Typically, if both AH and ESP are employed, the extension header format will look something like this:
Comparing IPsec for IPv4 with IPv6
You may wonder if the IPsec implementation of IPv6 is more secure than that of IPv4. The answer is no: IPsec applied to IPv4 and the integrated IPsec as designed for IPv6 both provide the same level of security in all aspects. The actual security mechanisms haven’t changed; they have simply been incorporated into the IPv6 protocol itself.
The primary benefits here are not enhanced security but rather elegance and ease of implementation. As part of the IPv6 header structure, both ESP and AH extension headers can be added without increasing the complexity of the IPv6 header and without having to change the fundamental structure of the IPsec framework.
IPv6 has integrated the security features provided by the IPsec security framework into its extension header structure, making the implementation of security more streamlined and elegant. The AH extension header can be used to authenticate packets and ensure data integrity while mitigating replay attacks. Similarly, the ESP extension header delivers all of these advantages, plus the encryption of the actual packet payload.
These options can be used individually or together to provide a more granular set of configurable parameters to achieve the level of security required for your particular network and applications.
Learn the benefits of IPv6 in areas such as addressing, security, and multicasting, and delve into the details with our multi-chapter guide.
Learn how IPv6 handles multicast more efficiently than IPv4 while still using Protocol Independent Multicast (PIM) and follow in-depth examples.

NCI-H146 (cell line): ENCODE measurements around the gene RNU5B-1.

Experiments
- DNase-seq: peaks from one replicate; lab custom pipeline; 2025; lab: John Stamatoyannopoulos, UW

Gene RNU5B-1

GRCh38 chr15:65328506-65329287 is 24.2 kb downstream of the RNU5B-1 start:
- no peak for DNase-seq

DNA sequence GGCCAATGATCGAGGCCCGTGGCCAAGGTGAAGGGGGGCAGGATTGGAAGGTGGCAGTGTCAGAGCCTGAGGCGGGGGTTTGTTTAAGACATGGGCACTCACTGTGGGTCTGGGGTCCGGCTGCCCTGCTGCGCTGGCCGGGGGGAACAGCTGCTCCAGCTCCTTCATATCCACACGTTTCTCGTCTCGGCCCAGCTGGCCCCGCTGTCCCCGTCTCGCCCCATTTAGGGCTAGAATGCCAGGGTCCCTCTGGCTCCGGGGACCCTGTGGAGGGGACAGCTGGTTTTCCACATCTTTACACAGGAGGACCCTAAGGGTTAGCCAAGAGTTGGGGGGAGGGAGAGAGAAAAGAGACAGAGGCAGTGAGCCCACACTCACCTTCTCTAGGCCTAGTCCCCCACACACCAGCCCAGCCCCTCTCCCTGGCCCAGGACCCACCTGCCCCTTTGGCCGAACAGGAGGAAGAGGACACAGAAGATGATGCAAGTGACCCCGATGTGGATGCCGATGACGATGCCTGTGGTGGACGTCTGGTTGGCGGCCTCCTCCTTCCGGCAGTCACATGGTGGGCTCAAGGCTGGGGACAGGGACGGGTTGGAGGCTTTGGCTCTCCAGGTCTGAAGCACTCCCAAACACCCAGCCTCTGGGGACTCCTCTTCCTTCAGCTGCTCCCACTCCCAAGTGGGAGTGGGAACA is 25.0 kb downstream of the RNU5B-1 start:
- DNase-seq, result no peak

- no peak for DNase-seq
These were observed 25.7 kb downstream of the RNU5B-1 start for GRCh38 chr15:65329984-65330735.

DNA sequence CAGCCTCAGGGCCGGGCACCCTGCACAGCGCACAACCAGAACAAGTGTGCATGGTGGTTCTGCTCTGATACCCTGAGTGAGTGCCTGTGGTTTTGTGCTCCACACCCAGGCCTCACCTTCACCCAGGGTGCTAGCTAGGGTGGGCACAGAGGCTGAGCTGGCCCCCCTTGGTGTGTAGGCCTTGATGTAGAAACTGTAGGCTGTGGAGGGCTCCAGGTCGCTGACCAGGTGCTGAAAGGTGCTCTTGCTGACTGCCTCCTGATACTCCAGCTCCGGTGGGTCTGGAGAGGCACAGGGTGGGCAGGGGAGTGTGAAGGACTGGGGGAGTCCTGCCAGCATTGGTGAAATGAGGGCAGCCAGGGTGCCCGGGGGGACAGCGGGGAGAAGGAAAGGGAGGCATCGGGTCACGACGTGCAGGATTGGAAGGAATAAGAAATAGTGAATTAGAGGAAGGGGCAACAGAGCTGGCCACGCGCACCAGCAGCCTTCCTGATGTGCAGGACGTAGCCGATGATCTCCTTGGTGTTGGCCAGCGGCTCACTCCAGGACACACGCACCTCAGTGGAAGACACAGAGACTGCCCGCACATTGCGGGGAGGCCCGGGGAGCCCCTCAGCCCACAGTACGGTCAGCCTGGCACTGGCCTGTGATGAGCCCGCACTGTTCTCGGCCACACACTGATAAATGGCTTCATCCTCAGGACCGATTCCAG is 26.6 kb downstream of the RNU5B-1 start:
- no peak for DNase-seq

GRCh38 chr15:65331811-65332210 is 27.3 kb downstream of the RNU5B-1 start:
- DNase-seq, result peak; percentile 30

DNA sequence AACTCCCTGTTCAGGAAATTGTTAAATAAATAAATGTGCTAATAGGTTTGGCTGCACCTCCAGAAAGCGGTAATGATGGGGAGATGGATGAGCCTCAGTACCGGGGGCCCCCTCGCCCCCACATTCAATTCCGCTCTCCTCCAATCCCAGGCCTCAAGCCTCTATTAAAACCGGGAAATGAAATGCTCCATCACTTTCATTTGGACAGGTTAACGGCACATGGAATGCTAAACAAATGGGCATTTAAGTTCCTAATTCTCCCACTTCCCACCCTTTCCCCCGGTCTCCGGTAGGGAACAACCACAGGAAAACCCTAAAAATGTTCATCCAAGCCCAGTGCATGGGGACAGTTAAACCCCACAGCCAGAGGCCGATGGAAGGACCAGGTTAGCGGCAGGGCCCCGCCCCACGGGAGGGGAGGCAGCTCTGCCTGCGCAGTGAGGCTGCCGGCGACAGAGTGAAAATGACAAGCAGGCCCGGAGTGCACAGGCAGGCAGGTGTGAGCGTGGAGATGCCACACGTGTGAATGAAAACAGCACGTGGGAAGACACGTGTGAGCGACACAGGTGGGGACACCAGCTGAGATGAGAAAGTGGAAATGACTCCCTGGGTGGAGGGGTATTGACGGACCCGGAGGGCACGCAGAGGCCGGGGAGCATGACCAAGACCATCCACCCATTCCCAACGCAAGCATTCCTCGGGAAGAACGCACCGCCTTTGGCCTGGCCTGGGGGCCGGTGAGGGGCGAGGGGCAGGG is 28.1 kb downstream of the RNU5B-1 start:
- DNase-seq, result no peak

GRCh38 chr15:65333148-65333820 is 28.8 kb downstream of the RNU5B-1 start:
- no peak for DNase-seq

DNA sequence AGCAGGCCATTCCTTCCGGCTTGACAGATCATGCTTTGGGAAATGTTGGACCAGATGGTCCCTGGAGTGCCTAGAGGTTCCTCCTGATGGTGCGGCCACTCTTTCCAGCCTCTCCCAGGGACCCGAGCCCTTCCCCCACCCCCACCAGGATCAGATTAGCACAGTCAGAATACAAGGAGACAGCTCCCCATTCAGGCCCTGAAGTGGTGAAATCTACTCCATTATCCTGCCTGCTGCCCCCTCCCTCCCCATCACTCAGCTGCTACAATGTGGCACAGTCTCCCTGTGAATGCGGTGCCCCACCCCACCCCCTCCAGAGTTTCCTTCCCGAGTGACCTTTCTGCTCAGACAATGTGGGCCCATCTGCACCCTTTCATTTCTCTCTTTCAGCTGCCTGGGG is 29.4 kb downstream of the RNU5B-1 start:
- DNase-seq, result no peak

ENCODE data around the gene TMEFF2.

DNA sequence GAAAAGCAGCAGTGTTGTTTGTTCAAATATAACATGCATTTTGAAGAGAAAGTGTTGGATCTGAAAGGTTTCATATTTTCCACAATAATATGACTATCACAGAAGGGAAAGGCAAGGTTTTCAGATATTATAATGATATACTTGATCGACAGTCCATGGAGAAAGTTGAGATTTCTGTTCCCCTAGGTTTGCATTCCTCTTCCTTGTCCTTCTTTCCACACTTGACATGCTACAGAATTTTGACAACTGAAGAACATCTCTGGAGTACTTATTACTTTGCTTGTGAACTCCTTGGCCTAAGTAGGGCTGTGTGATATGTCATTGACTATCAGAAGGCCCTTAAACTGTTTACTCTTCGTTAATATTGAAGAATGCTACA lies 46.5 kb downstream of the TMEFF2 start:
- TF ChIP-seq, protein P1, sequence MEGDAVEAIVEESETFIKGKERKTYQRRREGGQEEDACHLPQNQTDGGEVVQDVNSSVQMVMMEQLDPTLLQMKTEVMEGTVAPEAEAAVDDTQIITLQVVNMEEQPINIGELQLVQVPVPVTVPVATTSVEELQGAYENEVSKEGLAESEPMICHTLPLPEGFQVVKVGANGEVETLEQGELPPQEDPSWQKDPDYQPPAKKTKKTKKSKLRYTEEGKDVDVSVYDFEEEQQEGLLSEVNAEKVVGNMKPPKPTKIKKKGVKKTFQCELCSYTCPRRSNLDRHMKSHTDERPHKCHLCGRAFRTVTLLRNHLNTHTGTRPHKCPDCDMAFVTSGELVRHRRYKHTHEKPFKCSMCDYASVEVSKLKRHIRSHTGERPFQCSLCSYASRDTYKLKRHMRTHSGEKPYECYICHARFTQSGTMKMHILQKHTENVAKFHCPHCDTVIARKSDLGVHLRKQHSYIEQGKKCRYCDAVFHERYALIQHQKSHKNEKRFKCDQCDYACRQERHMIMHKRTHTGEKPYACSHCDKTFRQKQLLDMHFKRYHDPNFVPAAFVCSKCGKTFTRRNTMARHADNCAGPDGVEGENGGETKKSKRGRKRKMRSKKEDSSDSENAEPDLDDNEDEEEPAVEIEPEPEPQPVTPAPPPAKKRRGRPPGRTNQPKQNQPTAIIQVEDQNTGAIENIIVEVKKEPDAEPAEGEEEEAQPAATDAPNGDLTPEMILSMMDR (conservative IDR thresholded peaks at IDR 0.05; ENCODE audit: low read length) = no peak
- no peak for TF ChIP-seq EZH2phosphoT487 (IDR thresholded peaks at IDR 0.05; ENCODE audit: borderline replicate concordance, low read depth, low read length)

Learn how to configure iptables for IPv6, covering the basics of installing, configuring, viewing, editing, and persistence.
Learn about IPv6 pinholing and understand how it’s different from creating firewall holes in an IPv4 environment.
Learn about IPv6 security features like the Authentication Header and Encapsulation Security Payload and compare them to IPv4.
Learn about IPv6 proxy features, operation, implementation options, and benefits, and see examples of how IPv6 proxies can be used.
IPv6 includes a new feature called Stateless Address Auto-Configuration (SLAAC) that allows devices to determine their own IPv6 addresses. Learn how it works and how it can save you time and money with our free guide.
Understand how IPv6 tunnelling is used to encapsulate IPv6 packets in IPv4 and follow examples with configuration instructions.
What is IPv6 address compression? How does it work? Why do you need it? Find out all the details, including rules for using it, in our short but complete free guide.
What is a virtual private network (VPN)? In what ways does a VPN work the same way in IPv6 as in IPv4, and what are the differences? Get the answers to these questions and more in this free article.
Learn why most of the “challenges” associated with IPv6 adoption are misconceptions and why deployment is happening at about the expected pace.